Friday, January 4, 2008

Confessions of a Bishop: The Rt. Rev. Reverdy C. Ransom makes Time Magazine


Truly one of the most colorful leaders of the AMEC in the first half of the 20th century, Bishop Reverdy C. Ransom transformed the way ministry was done. He turned his back on the life of a comfortable pastorate in Chicago and built Greater Institutional AMEC to meet the needs of poor Black migrants from the South. He literally risked his life (as the story below will confirm) for what he believed to be right. His approach to ministry still stands as a model for those willing to think outside of the box. In addition to this, he served as a General Officer in the AMEC before being elected a bishop; he was a participant in the Niagara Movement, which gave birth to the NAACP; and, he served as Chairman of the Board of Wilberforce University during the controversial split which led to the creation of Central State University. I am indebted to Rev. Jerome Stembridge, pastor of Mt. Zion AMEC in Princeton, NJ, for bringing this electronic resource from Time Magazine to my attention. The following is reproduced here exactly as it was presented in Time in 1950 [any erroneous information was in the original article].



Confessions of a Bishop
Monday, Feb. 13, 1950
The Rev. Reverdy Cassius Ransom is one of the patriarchs of Negro religious life in the U.S. The oldest bishop in one of the country's oldest Negro denominations, the African Methodist Episcopal Church,* frail-looking Bishop Ransom, 88, still works—as research director—for the church he has served for more than 60 years. In the current issue of the picture magazine Ebony, Reverdy Ransom writes his "Confessions of a Bishop," a gentle, detached look into some of the trials and triumphs of a man who has ministered well to his people.



During his childhood in Flushing, Ohio, Reverdy knew "constant hunger; the old distillery near grandfather Ransom's house, and regular visits there to get 10¢ or 15¢ worth of whisky in a tin bucket; the unswerving religious devotion in our small community; no toys and little play; only a candy peach at Christmas; and my mother toiling to support me."



Racket & Revolver. Reverdy was a normally mischievous boy who learned to swear and smoke and pilfer, but his mother did her best to counteract the effects of poverty and slums by encouraging her son in the religious life. When he finally decided to become a minister after graduating from Wilberforce University, she was delighted. But his farmer father exclaimed: "You're a fool to spend your life going through the world making your living off the damned niggers!"



In 1896 Ransom became pastor of the Institutional A.M.E. Church on Chicago's South Side. He was shocked by the policy rackets in the big city: "Even the church members were using my Sunday texts as guides for selecting numbers to be played during the week." Determined to stop it, he conducted his own investigation, then announced a series of sermons which would reveal "the so-called respectable citizens who were backing this underworld industry." His office was promptly dynamited, says Reverdy Ransom, but he went right ahead with his campaign: "I delivered my sermons with a loaded revolver always within easy reach."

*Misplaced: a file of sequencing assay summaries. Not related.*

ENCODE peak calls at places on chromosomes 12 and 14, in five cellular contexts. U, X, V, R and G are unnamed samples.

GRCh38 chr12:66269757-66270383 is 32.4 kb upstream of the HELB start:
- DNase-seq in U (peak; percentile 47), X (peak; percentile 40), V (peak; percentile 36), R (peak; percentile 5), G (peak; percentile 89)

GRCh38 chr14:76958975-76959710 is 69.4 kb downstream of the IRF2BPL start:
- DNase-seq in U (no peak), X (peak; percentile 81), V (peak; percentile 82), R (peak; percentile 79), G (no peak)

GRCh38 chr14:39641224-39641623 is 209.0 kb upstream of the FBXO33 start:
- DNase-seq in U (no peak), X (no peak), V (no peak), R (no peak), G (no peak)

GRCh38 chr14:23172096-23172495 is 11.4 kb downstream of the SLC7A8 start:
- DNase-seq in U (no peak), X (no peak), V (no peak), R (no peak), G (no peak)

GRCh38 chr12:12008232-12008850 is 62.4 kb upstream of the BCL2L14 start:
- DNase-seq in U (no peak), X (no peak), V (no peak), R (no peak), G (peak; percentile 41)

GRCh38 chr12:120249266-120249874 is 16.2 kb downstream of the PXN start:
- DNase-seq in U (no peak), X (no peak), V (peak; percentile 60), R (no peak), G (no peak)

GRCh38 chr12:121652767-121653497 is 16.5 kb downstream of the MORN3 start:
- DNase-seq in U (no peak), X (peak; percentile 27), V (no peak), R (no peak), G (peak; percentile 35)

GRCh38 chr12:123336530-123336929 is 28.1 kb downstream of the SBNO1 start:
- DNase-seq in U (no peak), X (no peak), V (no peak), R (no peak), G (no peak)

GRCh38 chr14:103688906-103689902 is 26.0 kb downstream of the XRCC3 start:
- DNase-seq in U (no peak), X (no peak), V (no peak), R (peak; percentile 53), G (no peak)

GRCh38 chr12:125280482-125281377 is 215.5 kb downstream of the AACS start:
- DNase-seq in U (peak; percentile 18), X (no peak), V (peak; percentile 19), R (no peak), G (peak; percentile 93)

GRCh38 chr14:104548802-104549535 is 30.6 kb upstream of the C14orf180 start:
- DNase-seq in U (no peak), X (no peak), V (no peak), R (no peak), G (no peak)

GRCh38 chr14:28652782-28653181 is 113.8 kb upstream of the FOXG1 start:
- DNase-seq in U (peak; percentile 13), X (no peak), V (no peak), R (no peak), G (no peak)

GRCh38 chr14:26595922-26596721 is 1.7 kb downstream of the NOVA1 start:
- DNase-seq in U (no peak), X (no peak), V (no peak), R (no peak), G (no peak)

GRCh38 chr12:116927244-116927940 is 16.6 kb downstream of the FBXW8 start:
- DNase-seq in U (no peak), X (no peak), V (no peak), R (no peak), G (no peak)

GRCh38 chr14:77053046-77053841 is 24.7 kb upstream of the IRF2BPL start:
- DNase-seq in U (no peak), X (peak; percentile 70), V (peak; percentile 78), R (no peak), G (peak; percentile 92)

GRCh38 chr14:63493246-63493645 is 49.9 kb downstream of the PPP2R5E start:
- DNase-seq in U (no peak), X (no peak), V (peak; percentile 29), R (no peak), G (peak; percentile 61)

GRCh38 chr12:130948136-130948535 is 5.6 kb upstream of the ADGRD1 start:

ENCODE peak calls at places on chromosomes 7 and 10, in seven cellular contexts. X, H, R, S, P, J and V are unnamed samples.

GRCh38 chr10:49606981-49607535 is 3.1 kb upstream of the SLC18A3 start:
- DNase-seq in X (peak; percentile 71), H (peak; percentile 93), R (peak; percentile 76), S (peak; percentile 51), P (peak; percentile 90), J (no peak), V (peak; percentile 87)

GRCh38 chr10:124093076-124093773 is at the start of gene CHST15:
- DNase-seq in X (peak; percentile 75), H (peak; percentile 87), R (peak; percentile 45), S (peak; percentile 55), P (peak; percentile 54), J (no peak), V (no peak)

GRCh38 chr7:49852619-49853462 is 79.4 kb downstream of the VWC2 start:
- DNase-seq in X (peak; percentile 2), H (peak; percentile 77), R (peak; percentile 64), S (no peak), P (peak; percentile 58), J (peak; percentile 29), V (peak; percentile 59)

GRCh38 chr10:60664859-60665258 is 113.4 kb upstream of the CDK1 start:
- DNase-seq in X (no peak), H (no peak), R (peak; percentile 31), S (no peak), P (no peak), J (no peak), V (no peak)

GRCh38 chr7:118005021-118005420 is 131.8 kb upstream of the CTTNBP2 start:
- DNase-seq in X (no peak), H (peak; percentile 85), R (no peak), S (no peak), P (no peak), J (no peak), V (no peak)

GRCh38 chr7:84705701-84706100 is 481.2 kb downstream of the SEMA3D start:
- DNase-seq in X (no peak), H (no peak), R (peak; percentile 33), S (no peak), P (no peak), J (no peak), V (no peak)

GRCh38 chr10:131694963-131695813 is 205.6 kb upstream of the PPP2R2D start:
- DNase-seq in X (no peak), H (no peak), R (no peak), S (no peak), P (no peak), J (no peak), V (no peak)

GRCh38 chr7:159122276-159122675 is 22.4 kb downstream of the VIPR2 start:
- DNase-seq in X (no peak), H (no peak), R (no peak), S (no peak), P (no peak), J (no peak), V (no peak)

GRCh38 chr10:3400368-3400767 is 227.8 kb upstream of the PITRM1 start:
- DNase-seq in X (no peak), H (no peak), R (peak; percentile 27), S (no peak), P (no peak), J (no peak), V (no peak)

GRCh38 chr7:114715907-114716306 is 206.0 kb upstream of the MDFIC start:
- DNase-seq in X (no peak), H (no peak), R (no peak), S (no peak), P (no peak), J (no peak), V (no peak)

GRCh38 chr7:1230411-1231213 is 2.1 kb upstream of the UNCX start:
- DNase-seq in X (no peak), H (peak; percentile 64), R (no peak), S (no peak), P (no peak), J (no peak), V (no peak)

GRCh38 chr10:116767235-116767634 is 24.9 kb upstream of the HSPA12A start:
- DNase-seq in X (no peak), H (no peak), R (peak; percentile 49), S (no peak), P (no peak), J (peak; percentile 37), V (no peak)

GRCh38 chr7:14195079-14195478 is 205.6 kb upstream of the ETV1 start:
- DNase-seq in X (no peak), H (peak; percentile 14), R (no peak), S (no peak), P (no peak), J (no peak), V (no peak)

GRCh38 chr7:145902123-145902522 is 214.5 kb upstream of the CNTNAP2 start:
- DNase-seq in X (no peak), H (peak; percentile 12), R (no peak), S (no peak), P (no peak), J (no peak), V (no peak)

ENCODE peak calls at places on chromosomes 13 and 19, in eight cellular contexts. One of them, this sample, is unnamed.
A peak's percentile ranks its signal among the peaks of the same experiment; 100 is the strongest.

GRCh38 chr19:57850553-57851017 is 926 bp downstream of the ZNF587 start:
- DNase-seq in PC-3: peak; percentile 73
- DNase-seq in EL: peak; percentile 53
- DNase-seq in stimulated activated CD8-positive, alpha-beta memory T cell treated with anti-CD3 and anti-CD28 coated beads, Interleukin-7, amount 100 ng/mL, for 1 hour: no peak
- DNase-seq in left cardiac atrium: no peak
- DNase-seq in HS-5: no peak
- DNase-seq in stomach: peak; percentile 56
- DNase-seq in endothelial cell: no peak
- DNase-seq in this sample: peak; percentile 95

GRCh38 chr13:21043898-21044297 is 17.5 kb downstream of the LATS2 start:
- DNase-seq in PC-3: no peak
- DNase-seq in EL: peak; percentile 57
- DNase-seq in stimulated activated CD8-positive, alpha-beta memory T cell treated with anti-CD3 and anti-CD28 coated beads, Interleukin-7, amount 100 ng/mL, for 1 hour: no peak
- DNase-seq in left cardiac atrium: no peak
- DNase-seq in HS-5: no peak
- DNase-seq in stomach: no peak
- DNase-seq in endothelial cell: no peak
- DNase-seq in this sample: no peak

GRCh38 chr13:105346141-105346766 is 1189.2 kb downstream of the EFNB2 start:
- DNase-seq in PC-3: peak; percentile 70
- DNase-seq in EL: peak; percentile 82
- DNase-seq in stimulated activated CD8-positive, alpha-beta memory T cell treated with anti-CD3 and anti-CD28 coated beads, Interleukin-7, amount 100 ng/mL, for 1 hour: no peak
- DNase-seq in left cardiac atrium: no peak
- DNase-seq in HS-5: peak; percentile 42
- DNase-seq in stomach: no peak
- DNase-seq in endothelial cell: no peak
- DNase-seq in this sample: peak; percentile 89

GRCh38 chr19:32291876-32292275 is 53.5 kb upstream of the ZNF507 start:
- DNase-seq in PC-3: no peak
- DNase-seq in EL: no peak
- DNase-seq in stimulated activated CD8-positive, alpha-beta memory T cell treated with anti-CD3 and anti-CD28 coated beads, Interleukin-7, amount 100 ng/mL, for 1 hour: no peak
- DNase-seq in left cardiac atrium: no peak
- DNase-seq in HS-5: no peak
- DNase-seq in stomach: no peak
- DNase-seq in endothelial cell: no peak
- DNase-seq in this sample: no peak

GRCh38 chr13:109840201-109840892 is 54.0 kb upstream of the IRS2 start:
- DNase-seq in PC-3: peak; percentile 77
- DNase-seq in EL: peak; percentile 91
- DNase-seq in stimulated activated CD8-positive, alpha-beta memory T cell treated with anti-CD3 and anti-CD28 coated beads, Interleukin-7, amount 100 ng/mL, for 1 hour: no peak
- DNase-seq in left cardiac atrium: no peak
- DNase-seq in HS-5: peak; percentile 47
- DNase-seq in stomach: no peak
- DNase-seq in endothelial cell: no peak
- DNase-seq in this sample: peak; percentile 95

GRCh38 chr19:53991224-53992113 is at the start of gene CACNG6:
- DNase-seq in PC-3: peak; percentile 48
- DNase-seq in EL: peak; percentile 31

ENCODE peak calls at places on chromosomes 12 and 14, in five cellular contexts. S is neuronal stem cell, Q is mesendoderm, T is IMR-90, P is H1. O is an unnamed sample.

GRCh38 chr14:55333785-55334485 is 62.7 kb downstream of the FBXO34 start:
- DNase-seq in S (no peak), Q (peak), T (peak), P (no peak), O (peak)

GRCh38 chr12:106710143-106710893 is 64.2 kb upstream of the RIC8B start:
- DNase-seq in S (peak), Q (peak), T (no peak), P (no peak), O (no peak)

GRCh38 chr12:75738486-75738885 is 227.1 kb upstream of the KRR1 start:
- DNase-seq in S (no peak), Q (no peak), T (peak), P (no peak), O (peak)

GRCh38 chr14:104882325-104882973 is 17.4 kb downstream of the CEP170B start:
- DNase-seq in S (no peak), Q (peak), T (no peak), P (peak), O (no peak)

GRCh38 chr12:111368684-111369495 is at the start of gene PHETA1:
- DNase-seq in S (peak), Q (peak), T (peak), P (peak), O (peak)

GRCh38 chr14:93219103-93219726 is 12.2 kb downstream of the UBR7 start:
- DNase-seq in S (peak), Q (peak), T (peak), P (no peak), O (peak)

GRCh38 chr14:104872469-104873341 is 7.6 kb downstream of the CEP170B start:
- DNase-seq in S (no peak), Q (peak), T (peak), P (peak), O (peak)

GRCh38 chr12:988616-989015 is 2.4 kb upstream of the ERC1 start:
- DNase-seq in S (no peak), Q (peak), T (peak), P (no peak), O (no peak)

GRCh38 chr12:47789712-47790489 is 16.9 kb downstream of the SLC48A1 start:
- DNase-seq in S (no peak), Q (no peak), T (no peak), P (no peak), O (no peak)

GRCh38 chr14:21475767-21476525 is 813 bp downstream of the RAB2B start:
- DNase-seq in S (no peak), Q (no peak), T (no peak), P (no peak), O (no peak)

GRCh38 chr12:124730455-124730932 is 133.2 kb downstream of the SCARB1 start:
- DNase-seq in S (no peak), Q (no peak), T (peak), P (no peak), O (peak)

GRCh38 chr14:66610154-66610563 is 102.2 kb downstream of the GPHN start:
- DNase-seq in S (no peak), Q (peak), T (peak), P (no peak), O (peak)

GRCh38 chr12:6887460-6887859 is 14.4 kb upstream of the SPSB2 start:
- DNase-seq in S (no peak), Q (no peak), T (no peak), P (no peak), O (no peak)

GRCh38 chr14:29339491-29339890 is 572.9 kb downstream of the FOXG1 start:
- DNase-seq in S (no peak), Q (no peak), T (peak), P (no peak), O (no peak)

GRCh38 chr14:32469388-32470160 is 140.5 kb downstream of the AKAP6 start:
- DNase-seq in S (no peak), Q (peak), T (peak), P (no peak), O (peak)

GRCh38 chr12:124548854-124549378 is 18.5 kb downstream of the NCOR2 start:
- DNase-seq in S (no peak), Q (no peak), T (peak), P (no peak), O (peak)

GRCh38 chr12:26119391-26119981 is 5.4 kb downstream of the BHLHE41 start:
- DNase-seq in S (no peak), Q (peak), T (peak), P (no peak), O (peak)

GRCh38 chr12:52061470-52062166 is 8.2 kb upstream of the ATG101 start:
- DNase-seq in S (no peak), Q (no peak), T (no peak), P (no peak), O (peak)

Something Doing. Ransom came to Bethel Church in New York's Harlem in 1907, and shocked fellow ministers by opening a mission in a store-front "flanked on one side by a notorious gambling joint and on the other by one of the biggest sporting houses in New York. I'm told it housed as many as 60 girls." He came to be a respected friend to both girls and gamblers; sometimes dead-broke streetwalkers "timidly would . . . ask: 'Will you lend me a dollar, Reverend?' And I always would." Once, he remembers, a prostitute new to the district asked him coyly: "Anything doing tonight?" Replied he: "No, but I am Pastor Ransom . . . and if you ever get sick or in trouble and have no one to turn to, either you come or send for me and I think there will be 'something doing.' "



Old Bishop Ransom's appraisal of his own busy life is tempered with Christian humility. "I cannot say that I have always been a servant of exceptional faithfulness," he writes, "nor can I say that in my role of bishop my decisions have always been unquestionably right. I may perhaps have made some hearts richer, some minds clearer, and inspired some to more noble prompting, and if so, I am indeed happy."



* Founded in 1816, the A.M.E. Church is the third largest Negro denomination, with 816,578 members. The two biggest: National Baptist Convention, U.S.A., Inc.: 4,385,206; National Baptist Convention of America: 2,580,921.

1 comment:

bcjrees70 said...

This is an account of a brave servant. The AMEC has a rich legacy of trailblazers and those that lived by faith and not by sight. Bishop Ransom not only put is own personal safety on the line, but he educated himself, built a church, started a mission and obviously preached the unadulterated word of God. That is why history must be made readily available and accessible in an organized fashion to minister to the present and future leaders/followers of Christianity.
Thx,God Bless!! you RMT
Cherisse Branch